How to Bump Up Your Credit Score

by Contributor ; Updated July 27, 2017

A good credit score is a critical necessity for anyone seeking manageable terms on a mortgage loan, affordable payments on the financing of an automobile, or even low a APR on a credit card. Having a low credit score can translate into the lack of credit at worst and uncomfortably high interest rates at best. If your credit score is less than stellar, a few measures may help you bump it up and make life a bit less expensive.

Step 1

Make payments on time every time. This step is obvious but true. Always make the payments on time. Pay online or by phone and use an online calendar if necessary, with reminders set for each bill due date.

Step 2

Know the factors that make up your FICO score: Payment history, 35 percent; amounts owed, 30 percent; length of credit history, 15 percent; new credit, 10 percent; and types of credit used, 10 percent.

Step 3

Apply for a secured credit card if you don't have a credit card. You will need a source that sends your payment history to the credit bureaus. Don't open up too many cards, though. You don't want to be overextended.

Step 4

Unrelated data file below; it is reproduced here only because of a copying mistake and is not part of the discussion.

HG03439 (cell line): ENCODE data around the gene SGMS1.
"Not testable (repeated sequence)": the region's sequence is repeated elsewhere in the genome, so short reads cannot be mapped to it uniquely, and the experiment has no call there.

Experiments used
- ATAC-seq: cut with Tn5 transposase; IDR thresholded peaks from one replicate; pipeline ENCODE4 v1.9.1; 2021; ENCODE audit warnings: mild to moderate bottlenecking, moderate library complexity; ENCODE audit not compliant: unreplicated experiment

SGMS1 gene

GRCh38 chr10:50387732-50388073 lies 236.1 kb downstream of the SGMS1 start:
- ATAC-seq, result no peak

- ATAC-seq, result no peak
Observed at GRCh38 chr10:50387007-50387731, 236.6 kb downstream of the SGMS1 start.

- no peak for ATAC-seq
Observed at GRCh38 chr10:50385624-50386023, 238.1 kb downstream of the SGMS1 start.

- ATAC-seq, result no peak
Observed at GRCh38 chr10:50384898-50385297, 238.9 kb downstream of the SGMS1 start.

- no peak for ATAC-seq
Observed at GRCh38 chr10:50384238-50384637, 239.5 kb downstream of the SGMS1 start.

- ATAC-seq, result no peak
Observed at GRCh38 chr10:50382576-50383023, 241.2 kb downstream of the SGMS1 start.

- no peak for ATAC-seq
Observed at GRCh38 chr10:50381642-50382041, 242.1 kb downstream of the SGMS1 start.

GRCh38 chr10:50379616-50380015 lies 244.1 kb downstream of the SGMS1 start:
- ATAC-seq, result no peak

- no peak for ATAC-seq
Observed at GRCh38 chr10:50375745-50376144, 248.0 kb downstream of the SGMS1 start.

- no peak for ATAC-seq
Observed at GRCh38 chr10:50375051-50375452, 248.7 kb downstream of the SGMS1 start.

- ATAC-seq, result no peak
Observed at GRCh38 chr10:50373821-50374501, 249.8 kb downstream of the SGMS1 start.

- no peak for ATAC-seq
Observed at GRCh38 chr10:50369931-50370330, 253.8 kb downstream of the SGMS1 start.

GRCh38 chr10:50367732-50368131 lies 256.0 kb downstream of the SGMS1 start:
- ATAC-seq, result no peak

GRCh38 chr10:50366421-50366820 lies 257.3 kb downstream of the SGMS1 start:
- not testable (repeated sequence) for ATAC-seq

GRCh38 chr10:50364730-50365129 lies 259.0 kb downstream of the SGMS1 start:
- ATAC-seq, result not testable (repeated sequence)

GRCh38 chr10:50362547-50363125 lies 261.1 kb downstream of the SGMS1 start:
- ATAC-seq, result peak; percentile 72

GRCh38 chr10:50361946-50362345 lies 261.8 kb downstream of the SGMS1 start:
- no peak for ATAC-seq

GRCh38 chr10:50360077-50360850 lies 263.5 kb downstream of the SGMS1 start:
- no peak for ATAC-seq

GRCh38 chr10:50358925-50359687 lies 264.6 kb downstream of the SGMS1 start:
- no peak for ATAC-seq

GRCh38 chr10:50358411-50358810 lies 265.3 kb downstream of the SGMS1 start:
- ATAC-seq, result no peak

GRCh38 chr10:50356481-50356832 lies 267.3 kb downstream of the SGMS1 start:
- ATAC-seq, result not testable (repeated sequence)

Request your credit report and credit score. These are usually two separate processes. Many online sites offer to send you a credit report for free. Create a spreadsheet and track your progress and watch your credit score rise.

Step 5

Buy a house if you can if you don't already own one. It might be difficult to get a competitive rate relative to your credit rating, but there are a few options. FHA mortgage loans are not as punishing as far as interest rates go. You may have to work with a mortgage broker to secure the best rate. Making a regular, payment on a house every month will go a long way in bumping up your credit score.

Step 6

Keep existing credit card accounts open. Closing credit card accounts may hurt your score. Make small purchases with the accounts, creating balances that you can easily pay off upon receipt of the statements so that you do not carry a balance forward.


  • Live frugally and make sure you have money set aside so you are not forced to use a credit card in case of an emergency.